Functional eyelid surgeries are medically indicated to optimize the function and position of the eyelids. The eyelids are important structures that protect our eyes, clear debris, help lubricate our eyes, and open up our peripheral vision. Thus, when eyelid surgery becomes necessary for functional reasons, it is often covered by most medical insurance plans.
Whether you’re looking for cosmetic or functional eyelid surgery, make sure you have it done by an experienced eyelid surgeon like Ocala Eye’s oculoplastic surgeon, Dr. Sarah Kim.
When the eyelid is not positioned or functioning properly, the health of your eye or clarity and scope of your vision may be compromised. Surgery may be required to correct your eyelid malposition or malfunction. A variety of issues can cause these problems to your eyelids but the most common reason is simply aging. Over time, our tissues become loose and begin to stretch, bulge and droop. The fat around our eyes begins to bulge, the skin and muscle droop down from gravity, the upper lids sag over our eyes and sometimes the lower lids roll into or away from our eyes.
While aging is the most common reason for our eyelid changes, other reasons include genetics, medical conditions, and trauma that can occur at birth or later in life. Read below about the different kinds of functional eyelid surgeries to find out more.
Here is a list of issues and diagnoses that lead to eyelid surgeries or procedures at Ocala Eye.
Heavy, sagging skin of Upper Lids: Dermatochalasis
The skin can stretch and begin to sag onto or over your lashes, causing loss of brightness and peripheral vision. A blepharoplasty is a surgery that removes the excess weight from the eyelid and helps to widen your vision.
Heavy, drooping, “sleepy” Upper Lids: Ptosis
When the eyelid muscle is weakened, the eyelid sits lower over the eye and can start to cover the pupil and block vision. People often note that they’re told they look sleepy all the time. Ptosis repair, tightening of a specific muscle within the eyelid, can help elevate the lid and open up the eye again.
Heavy brow: Brow ptosis
Over time and with gravity, our forehead sags and the brows put weight on the upper eyelids causing peripheral vision loss. If this happens, a brow lift may be deemed medically necessary.
Eyelid rolls out: Ectropion
This is a condition where the lower (rarely upper) eyelid turns outward, exposing the eyeball and inner surface of the eyelid. An ectropion repair usually requires tightening of the lid to correct its position.
Eyelid rolls into your eye: Entropion
This is a condition where the lower (rarely upper) eyelid turns inward so the eyelashes rub against your eyeball. An entropion repair usually requires tightening of the lid to correct its position.
Can’t close your eye: Lagophthalmos
Often due to Bell’s Palsy, stroke or trauma, this occurs due to muscle weakness or paralysis caused by damage to the facial nerve. There are various surgical options, often including inserting a gold or platinum weight into your eyelid to help weigh it down, and weakening or tightening certain structures.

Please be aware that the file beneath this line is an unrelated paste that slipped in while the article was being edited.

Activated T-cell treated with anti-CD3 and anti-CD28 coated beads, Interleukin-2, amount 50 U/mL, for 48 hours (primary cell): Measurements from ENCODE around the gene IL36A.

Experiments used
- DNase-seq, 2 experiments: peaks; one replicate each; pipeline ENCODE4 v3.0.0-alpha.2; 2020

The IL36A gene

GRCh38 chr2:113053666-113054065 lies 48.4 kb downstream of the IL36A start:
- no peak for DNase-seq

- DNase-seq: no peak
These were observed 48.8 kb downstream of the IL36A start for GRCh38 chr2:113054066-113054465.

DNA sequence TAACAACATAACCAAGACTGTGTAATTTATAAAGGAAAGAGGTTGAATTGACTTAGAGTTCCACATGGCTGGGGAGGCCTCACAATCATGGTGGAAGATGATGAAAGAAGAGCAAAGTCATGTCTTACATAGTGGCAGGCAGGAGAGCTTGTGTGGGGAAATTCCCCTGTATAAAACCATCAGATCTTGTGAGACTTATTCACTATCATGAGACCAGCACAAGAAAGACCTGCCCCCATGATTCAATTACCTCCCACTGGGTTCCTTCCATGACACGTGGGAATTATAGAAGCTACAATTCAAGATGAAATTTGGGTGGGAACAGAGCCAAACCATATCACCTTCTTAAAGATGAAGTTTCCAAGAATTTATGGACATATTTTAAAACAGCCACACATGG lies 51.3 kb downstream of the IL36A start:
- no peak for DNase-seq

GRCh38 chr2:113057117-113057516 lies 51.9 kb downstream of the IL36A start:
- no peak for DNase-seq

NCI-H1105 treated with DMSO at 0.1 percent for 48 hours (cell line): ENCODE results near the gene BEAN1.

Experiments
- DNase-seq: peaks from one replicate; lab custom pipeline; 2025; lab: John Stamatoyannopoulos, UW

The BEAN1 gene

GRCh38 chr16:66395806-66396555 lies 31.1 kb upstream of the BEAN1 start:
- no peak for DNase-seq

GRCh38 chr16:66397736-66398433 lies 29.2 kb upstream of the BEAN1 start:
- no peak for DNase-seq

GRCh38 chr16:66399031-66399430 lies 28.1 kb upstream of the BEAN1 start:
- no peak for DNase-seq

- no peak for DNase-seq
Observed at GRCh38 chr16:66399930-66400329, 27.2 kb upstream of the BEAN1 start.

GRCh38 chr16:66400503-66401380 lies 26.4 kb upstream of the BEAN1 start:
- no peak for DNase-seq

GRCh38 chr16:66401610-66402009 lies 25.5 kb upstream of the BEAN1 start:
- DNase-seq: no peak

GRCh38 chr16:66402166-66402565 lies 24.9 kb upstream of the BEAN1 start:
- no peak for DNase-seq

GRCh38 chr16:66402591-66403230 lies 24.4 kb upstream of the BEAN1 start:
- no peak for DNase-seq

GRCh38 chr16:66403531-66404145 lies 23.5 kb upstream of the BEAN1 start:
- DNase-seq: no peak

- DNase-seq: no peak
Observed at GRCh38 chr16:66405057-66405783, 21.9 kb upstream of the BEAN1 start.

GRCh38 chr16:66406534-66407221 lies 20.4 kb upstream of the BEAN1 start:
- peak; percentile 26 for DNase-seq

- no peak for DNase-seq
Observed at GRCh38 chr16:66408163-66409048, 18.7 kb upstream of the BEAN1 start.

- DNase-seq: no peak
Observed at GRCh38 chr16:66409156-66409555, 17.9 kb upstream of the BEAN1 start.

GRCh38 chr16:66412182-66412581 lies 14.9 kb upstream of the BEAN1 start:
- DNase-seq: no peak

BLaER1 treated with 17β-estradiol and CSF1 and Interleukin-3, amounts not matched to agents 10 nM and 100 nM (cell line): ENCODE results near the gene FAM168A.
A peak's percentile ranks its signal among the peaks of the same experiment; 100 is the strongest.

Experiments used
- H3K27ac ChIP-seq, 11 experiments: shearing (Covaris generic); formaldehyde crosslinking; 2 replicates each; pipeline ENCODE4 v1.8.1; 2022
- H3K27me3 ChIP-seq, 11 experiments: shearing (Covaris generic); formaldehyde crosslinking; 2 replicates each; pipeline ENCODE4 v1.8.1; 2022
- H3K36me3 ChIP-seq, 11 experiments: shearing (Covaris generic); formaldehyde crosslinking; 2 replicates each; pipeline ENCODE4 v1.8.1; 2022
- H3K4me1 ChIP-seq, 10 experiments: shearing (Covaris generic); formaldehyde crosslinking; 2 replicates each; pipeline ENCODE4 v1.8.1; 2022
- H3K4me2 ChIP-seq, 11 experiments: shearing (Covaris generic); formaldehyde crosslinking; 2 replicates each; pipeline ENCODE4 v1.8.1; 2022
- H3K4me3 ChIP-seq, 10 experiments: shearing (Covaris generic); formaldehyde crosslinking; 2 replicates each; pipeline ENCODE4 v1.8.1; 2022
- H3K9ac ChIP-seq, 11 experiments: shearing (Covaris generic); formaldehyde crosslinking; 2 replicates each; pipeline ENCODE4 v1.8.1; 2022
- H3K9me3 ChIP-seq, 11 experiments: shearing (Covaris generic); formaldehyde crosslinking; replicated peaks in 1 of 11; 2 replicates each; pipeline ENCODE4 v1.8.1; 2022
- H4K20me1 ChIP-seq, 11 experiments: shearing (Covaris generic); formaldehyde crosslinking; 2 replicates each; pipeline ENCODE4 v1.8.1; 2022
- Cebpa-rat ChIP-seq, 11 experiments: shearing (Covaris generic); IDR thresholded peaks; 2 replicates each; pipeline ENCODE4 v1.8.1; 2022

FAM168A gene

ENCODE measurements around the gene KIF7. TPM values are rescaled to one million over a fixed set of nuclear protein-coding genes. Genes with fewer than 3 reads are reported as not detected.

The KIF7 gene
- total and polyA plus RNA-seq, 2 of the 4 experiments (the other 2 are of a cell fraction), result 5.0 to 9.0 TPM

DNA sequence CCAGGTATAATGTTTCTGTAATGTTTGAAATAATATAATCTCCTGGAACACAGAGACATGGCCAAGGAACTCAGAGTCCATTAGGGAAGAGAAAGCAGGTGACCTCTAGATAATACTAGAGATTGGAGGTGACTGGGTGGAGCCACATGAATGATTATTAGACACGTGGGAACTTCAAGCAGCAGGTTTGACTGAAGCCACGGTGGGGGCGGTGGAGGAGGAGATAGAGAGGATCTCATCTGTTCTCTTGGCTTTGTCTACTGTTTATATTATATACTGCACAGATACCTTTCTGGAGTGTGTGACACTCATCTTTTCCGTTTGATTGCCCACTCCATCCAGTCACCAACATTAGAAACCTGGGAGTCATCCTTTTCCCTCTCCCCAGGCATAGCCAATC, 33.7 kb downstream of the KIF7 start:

Eyelids open too much, appear “bug-eyed” or scared: Lid retraction
This can occur due to Thyroid Eye Disease, history of cosmetic eyelid surgery, or other medical conditions. Surgery should be individualized and can involve weakening a muscle, releasing scar tissue or tightening the lid.
Eyes are bulging due to thyroid disorder: Exophthalmos, Thyroid Eye Disease
Thyroid imbalance, most often Graves Disease, causes changes in the tissues around your eyes that make your eyes bulge forward and become inflamed. Firstly, your thyroid condition should be optimally managed by your primary care provider or endocrinologist. You should also have a complete dilated eye examination and possibly other eye tests to make sure your vision is not compromised. Imaging of your orbits, such as an MRI or CT scan, should be obtained to assess the severity of the tissue changes. You will need an evaluation to see if you are a candidate for medical or surgical treatment.
Red, swollen bump on eyelid: Chalazion or Hordeolum
These occur due to inflamed or infected oil glands in your eyelid. They can have discharge and some are painful. These are often called eyelid “styes.” These can be treated medically, or surgically if severe or chronic.
Irritating eyelid growths: Moles, skin tags, warts, cysts
Benign but annoying, these can grow around your eyelids and sometimes start to touch your eye, cause irritation or block your vision. These can be removed by a quick outpatient procedure.
Suspicious growth: Skin Cancer
Skin cancers can grow anywhere on your body, including around your eyes. If you’re not sure if it’s cancer, already know it is skin cancer or have had a skin cancer removed and need reconstruction, schedule a consultation now.
Eyelashes turning in: Trichiasis
This can be due to chronic inflammation or irritation around the eyes, medications or medical conditions. When the lashes rub or poke the eye it can be extremely annoying and even painful. There are several options for treatment, including manually plucking, electroablation, or surgery.
Eyelid twitching/spasm: Blepharospasm
This is a rare condition that causes involuntary muscle spasms and twitching around the eyes. Some cases can be severe enough to impair your functional vision and interfere with your activities. This can be treated in the office with small injections into your eyelid and facial muscles with a neuromodulator (such as Botox, Dysport or Xeomin).
The team at Ocala Eye are experienced in treating eye conditions, both those that require functional eyelid surgery and those that do not. Call us today for a consultation.